Wings of Destiny by Charles Page

Discussion in 'Books and Films' started by Antipodean Andy, Sep 18, 2008.

  1. Antipodean Andy

    Antipodean Andy New Member

    Providing a big hint to its content with its subtitle, Wing Commander Charles Learmonth, DFC and Bar and the Air War in New Guinea, this book by historian Charles Page looks the part on the shelf and in the hand. Delve into the pages and you’re confronted by an remarkably readable and detailed biography of an immensely likeable character and one of Australia’s great wartime leaders.

    Charles Learmonth grew up in country Victoria to the west of Melbourne and joined the RAAF before the war. He was eventually posted to 14 Squadron and its Ansons in Western Australia. Flying convoy patrols (including escorting his brother’s unit as it headed to the UK for service in North Africa, Greece and Crete – John Learmonth was eventually captured and spent the rest of the war as a POW) Charles began to build his experience that would see him emerge as an expert bomber pilot. Converting to Hudsons, the squadron was heavily involved in the search for survivors of the cruiser HMAS Sydney off the Western Australian coast with Charles playing a key part. Never without a date on a night out, Charles eventually falls in love with Marjorie who, happily, is still alive and living in Perth, Western Australia. An eventual transfer east and Melbourne wedding sees Charles join 22 Squadron and convert to Bostons. Now his career as a flyer really builds momentum. In the thick of the action soon after the squadron’s arrival in New Guinea, Charles develops into an inspirational leader loved by all. He shares his adventures with well-known RAAF characters such as Black Jack Walker, Bill Newton VC and Bull Garing. Garing’s inclusion gives an indication to Charles’ involvement in The Battle of the Bismarck Sea and Walker and Newton ensure amusing stories abound and, in the case of Newton (and others), the grief of losing close friends is evident. Eventual command of the squadron and then a posting back to 14 Squadron as its CO sees Charles’ service come full circle and, sadly, end. The squadron was then equipped with Australian-built Beauforts and the coverage of the problems this aircraft encountered and the subsequent investigations is handled expertly and with extensive detail.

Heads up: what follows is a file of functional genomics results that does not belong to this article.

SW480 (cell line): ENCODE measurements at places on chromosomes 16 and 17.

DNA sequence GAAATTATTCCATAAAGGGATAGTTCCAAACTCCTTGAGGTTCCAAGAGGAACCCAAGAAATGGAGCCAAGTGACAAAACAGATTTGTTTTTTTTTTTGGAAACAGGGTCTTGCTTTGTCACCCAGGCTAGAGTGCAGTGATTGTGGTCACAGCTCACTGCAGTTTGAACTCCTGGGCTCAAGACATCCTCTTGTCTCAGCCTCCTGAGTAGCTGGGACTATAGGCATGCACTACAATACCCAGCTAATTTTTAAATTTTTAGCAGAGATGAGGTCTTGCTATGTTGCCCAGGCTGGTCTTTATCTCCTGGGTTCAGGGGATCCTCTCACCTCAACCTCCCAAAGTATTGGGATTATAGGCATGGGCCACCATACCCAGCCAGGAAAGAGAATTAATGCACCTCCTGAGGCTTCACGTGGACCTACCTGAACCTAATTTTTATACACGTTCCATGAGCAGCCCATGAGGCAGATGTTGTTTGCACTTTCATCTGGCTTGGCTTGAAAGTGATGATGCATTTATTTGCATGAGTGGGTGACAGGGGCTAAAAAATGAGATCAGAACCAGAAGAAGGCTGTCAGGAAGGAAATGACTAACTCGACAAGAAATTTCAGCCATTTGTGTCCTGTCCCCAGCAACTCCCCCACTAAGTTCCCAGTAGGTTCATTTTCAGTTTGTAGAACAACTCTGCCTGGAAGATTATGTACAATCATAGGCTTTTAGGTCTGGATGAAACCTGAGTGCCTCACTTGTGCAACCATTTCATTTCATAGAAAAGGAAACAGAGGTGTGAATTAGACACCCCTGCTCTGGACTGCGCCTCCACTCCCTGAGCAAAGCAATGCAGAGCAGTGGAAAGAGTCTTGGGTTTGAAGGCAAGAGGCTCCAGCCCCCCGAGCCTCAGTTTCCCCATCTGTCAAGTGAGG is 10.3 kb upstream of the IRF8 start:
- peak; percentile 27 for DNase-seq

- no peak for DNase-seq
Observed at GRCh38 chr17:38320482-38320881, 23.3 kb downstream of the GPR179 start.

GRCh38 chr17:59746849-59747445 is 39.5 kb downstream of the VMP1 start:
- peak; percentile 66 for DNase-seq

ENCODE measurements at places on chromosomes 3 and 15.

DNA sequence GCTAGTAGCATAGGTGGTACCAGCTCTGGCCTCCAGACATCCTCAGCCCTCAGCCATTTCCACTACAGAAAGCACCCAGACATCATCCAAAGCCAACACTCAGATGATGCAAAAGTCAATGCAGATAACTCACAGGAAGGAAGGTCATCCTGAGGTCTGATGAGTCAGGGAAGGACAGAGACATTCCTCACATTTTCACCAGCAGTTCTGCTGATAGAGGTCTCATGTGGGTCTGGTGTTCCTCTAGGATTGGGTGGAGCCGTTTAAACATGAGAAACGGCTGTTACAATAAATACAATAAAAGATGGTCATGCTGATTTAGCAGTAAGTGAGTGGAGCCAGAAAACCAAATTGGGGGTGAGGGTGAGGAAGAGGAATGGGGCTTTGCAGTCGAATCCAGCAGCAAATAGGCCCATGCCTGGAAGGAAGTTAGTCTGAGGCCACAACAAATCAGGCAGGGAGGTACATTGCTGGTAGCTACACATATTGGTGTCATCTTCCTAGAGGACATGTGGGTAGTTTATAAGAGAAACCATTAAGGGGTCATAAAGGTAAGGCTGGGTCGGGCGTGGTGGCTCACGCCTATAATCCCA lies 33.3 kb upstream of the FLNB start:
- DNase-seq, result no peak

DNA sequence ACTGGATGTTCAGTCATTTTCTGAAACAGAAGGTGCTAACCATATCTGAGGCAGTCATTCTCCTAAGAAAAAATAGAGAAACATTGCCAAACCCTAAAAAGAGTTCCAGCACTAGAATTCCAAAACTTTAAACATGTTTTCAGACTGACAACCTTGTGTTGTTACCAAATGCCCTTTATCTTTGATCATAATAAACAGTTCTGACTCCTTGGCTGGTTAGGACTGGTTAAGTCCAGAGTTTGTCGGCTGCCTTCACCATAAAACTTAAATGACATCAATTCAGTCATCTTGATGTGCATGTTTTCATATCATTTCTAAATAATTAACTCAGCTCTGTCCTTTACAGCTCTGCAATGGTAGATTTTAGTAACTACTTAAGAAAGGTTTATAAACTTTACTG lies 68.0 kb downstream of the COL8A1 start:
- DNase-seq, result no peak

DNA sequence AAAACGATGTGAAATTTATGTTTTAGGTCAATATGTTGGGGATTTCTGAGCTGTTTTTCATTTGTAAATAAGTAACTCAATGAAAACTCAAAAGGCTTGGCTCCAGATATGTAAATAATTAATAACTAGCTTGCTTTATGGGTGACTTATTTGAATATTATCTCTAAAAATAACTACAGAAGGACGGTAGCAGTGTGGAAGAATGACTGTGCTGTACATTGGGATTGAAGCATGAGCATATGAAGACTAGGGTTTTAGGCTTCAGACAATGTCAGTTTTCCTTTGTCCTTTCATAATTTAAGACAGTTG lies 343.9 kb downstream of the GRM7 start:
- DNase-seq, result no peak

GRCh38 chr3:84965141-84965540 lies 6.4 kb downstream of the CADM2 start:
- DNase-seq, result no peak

The author has used his unprecedented access to the letters written by Charles and Marjorie to wonderful effect. Both were prolific letter writers and the insight they provide is remarakble. Excellent contextual research exists throughout and the feel of the era is very well conveyed to the reader. Family members, friends and acquaintances were interviewed or their correspondence used and this level of detail really adds to the picture of our hero. From the first chapter you know how things will end but as the book progresses, you’ll find a friend you’ll never meet in Charles Learmonth.

    This book fills a big hole in the understanding of what the Boston Boys did in New Guinea but it also provides a door into the life of a remarkable man who lived, loved, partied (often) and died before many of us were born. Very hard to put down and excellently illustrated, and ignoring a couple of small typographical and factual errors, this book is simply brilliant.

    On a personal note, I found Charles' adventures growing up in Victoria and the postings to Western Australia particularly interesting as I am very familiar with both areas. I could very easily picture the places he frequented in Perth as I know them well! Wings of Destiny: Wing Commander Charles Learmonth DFC and Bar, and the Air War in New Guinea: Charles Page: Books
  2. Kyt

    Kyt Άρης

    Having acquired a copy, at Andy's prompting, it is now sitting on 'to read' pile. I look forward to reading it, especially after the above review. Will probably be my next book after I have finished the one of the RFC.

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